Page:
1. I have never been a dungeon master myself, although I would love to try and make a game with nuanced characters and challenging moral decisions. As a player, I think it would be fascinating to play a game in which I was encouraged to consider my enemies and try to understand them and the alignment system was thrown out in favor of something more applicable to real life. One thing that might be fun is to have the players stumble on a town with a corrupt and self-serving political class, but that will fall into chaos if they simply go in and murder all the illegitimate parliamentarians. Maybe an even worse group grabs power every time they depose the town’s leaders, and the players have to figure out if it’s even possible for them to save this town short of just sitting down and spending the rest of their campaign as well-meaning bureaucrats.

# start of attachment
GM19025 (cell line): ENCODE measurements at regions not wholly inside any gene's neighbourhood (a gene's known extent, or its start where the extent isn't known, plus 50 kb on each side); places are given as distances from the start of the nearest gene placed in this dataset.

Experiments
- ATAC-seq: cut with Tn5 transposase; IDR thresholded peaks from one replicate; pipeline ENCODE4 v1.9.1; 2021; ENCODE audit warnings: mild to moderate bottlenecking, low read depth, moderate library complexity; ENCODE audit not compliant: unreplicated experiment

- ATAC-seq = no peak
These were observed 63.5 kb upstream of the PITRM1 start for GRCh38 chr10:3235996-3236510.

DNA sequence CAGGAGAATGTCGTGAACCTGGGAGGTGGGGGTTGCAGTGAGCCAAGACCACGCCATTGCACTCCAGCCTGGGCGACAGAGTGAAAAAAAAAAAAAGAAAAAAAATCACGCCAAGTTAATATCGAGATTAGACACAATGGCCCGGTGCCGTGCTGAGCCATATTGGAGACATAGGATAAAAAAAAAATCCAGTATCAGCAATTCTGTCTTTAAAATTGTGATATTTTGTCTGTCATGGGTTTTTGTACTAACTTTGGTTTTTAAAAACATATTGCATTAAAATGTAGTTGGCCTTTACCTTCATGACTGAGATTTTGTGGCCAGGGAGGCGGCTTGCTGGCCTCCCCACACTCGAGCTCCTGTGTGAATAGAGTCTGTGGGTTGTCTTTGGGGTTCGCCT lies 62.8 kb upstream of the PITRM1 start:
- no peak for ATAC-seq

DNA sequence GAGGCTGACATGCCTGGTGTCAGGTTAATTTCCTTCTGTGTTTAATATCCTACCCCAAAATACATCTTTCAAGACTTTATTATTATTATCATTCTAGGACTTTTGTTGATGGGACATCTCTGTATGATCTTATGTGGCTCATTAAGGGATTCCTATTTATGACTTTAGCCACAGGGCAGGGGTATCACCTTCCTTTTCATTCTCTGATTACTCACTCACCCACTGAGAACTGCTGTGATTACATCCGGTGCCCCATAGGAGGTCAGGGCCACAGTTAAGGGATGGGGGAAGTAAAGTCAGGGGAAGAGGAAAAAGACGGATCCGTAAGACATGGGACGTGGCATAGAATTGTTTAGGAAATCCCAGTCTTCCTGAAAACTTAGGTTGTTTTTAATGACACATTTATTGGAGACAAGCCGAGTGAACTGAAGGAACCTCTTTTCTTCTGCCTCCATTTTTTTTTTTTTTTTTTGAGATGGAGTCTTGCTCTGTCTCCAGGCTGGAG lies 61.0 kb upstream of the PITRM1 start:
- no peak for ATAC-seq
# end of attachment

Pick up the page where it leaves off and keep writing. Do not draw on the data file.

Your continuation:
1. I like that idea as it gives the players the immediate satisfaction of liberating the city, but shows that all choices have consequences later on down the line. I’m also working on a city concept that is unusually accepting, where Orc and High Elf can exist simultaneously. The more and more I consider it, the more I’m convinced that consequences are the key to engaging my players and having them truly make the world their own. Appreciate the musings. Try DMing sometime, it’s incredibly rewarding and creatively cathartic.